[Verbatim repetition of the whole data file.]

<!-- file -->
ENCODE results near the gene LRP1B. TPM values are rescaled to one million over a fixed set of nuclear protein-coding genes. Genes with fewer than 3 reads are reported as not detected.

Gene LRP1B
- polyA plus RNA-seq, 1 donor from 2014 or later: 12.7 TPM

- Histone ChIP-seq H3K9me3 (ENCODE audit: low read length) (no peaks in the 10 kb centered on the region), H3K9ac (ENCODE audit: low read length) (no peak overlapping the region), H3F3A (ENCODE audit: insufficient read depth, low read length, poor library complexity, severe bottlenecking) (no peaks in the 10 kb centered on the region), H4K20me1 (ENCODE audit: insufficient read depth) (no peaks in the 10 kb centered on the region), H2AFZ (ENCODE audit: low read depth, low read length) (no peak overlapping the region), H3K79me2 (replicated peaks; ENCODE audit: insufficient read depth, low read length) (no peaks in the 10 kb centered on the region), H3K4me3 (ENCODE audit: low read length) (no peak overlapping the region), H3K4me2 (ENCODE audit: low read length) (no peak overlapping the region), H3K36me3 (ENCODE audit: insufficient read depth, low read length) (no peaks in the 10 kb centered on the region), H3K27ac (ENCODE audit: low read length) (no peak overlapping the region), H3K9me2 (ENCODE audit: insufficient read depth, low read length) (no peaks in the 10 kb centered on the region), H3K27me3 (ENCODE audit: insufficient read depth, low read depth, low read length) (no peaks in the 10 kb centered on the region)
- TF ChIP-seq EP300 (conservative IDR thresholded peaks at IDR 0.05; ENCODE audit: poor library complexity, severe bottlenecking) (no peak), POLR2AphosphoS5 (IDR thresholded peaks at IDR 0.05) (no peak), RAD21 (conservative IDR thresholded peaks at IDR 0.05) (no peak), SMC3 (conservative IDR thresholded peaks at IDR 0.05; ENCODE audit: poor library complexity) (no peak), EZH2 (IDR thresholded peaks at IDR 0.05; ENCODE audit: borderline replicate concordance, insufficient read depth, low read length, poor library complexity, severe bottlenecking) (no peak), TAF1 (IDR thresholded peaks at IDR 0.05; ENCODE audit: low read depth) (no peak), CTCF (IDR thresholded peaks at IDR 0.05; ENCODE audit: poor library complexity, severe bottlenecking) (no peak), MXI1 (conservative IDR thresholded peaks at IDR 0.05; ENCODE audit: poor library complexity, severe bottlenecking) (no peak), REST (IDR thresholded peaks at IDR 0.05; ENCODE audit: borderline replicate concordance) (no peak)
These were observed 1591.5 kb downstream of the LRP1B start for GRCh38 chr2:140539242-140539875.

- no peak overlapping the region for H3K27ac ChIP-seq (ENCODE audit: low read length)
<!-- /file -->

ENCODE results near the gene LRP1B. TPM values are rescaled to one million over a fixed set of nuclear protein-coding genes. Genes with fewer than 3 reads are reported as not detected.

Gene LRP1B
- polyA plus RNA-seq, 1 donor from 2014 or later: 12.7 TPM

- Histone ChIP-seq H3K9me3 (ENCODE audit: low read length) (no peaks in the 10 kb centered on the region), H3K9ac (ENCODE audit: low read length) (no peak overlapping the region), H3F3A (ENCODE audit: insufficient read depth, low read length, poor library complexity, severe bottlenecking) (no peaks in the 10 kb centered on the region), H4K20me1 (ENCODE audit: insufficient read depth) (no peaks in the 10 kb centered on the region), H2AFZ (ENCODE audit: low read depth, low read length) (no peak overlapping the region), H3K79me2 (replicated peaks; ENCODE audit: insufficient read depth, low read length) (no peaks in the 10 kb centered on the region), H3K4me3 (ENCODE audit: low read length) (no peak overlapping the region), H3K4me2 (ENCODE audit: low read length) (no peak overlapping the region), H3K36me3 (ENCODE audit: insufficient read depth, low read length) (no peaks in the 10 kb centered on the region), H3K27ac (ENCODE audit: low read length) (no peak overlapping the region), H3K9me2 (ENCODE audit: insufficient read depth, low read length) (no peaks in the 10 kb centered on the region), H3K27me3 (ENCODE audit: insufficient read depth, low read depth, low read length) (no peaks in the 10 kb centered on the region)
- TF ChIP-seq EP300 (conservative IDR thresholded peaks at IDR 0.05; ENCODE audit: poor library complexity, severe bottlenecking) (no peak), POLR2AphosphoS5 (IDR thresholded peaks at IDR 0.05) (no peak), RAD21 (conservative IDR thresholded peaks at IDR 0.05) (no peak), SMC3 (conservative IDR thresholded peaks at IDR 0.05; ENCODE audit: poor library complexity) (no peak), EZH2 (IDR thresholded peaks at IDR 0.05; ENCODE audit: borderline replicate concordance, insufficient read depth, low read length, poor library complexity, severe bottlenecking) (no peak), TAF1 (IDR thresholded peaks at IDR 0.05; ENCODE audit: low read depth) (no peak), CTCF (IDR thresholded peaks at IDR 0.05; ENCODE audit: poor library complexity, severe bottlenecking) (no peak), MXI1 (conservative IDR thresholded peaks at IDR 0.05; ENCODE audit: poor library complexity, severe bottlenecking) (no peak), REST (IDR thresholded peaks at IDR 0.05; ENCODE audit: borderline replicate concordance) (no peak)
These were observed 1591.5 kb downstream of the LRP1B start for GRCh38 chr2:140539242-140539875.

- no peak overlapping the region for H3K27ac ChIP-seq (ENCODE audit: low read length)